Dec 8, 2008
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Athens riots kill Christmas for many Greek shopowners

Dec 8, 2008

By Dina Kyriakidou and Tatiana Fragou

ATHENS (Reuters) - Greece's weekend riots destroyed about 130 shops in Athens's commercial center and owners of surviving businesses say a Christmas season already overshadowed by global economic crisis may be lost to them altogether.

Riot policemen walk next to burning barricades during riots in Athens
Photo : John Kolesidis/AFP

Christmas lights were up, shop windows were decorated and the municipal band was about to launch the festivities when the violence erupted, triggered by the killing of a youth by Athens police. The mayor has postponed festivities.

The Athens Shopowners Association told a news conference members needed immediate support to weather the crisis, asking for loan and tax payments to be suspended among other measures.

"I have asked the Economy Minister to explore all possibilities so that we can immediately and completely compensate citizens for damage suffered," Prime Minister Costas Karamanlis said in a televised statement.

Charalampos Xilouris, CEO of Sprider Stores, whose three-storey building at the end of Ermou street was completely destroyed, said December was a lost month.

"This doesn't happen in a civilized society," he added.

Protesters angry at the boy's shooting late on Saturday clashed with police and rampaged through Athens, destroying banks, shops and torching cars. There was no official estimate of the damage, expected to come to millions of euros.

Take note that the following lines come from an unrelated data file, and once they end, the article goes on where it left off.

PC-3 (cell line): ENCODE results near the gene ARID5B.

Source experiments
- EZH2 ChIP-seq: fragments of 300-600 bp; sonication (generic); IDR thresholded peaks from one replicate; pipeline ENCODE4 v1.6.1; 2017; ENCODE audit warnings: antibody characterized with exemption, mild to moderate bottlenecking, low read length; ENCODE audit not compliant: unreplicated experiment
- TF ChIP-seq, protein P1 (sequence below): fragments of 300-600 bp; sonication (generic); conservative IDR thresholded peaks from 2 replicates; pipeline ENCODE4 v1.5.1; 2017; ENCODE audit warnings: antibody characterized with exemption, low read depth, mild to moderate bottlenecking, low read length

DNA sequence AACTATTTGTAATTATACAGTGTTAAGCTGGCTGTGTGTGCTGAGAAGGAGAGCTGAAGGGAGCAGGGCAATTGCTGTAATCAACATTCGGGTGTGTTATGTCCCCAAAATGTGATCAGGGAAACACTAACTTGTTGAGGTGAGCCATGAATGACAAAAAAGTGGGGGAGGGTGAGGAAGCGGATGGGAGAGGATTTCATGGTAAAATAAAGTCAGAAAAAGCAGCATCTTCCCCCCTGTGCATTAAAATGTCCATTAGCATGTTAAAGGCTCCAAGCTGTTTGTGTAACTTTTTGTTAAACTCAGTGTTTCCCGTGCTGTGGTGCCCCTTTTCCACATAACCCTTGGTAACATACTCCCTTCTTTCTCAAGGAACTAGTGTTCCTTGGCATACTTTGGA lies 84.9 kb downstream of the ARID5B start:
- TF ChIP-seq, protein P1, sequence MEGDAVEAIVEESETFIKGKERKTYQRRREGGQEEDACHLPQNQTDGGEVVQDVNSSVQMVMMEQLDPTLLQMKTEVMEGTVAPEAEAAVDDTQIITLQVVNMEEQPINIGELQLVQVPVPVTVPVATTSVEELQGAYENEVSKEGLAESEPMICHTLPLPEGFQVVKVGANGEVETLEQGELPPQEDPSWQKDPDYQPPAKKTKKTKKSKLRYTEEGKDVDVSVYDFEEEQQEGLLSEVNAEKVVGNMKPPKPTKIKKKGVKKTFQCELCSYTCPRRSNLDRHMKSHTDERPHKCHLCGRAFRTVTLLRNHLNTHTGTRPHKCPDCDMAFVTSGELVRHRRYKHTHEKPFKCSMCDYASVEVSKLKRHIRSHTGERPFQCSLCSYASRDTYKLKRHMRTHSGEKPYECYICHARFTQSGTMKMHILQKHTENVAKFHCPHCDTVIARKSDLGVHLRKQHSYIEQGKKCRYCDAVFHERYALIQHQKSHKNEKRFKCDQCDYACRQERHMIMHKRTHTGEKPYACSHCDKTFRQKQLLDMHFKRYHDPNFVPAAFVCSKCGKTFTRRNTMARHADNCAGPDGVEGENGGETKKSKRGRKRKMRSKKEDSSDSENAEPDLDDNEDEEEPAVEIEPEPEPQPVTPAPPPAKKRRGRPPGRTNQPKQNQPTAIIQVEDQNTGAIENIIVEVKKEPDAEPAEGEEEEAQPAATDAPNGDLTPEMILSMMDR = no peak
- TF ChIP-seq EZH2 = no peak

Smoke still lingered on Athens's main shopping thoroughfare, a long pedestrian alley across from parliament, usually busy with shoppers, mime artists and street peddlers. A fire engine and private security men stood guard.

"There is a serious psychological impact on the market," said Vasilios Lianos, 52, a contractor supervising workmen at women's clothes shop Ysatis, which suffered major damage. "We are racing against time to catch up with the holiday season."

Several shops appeared completely destroyed and others had windows smashed. Assistants in those that were spared said very few customers had ventured in.

"The government is only good with words, not actions," said Athanasios Ikosipentaris, 56, sitting at a cafe looking at his two-floor women's clothes shop, Marnik, which was destroyed. "All they want is taxes for stock that has already been burned."

New taxes announced in early September added to public discontent with the conservative government's economic policies as the global crisis reaches Greece. The country's economic output growth is expected to slow to around 2 percent in 2009 from 4 percent last year.

"Nothing can justify this death. On the other hand, there is no excuse for sentencing 150 citizens to financial death," Ikosipentaris said.

(Writing by Dina Kyriakidou; Editing by Ralph Boulton)

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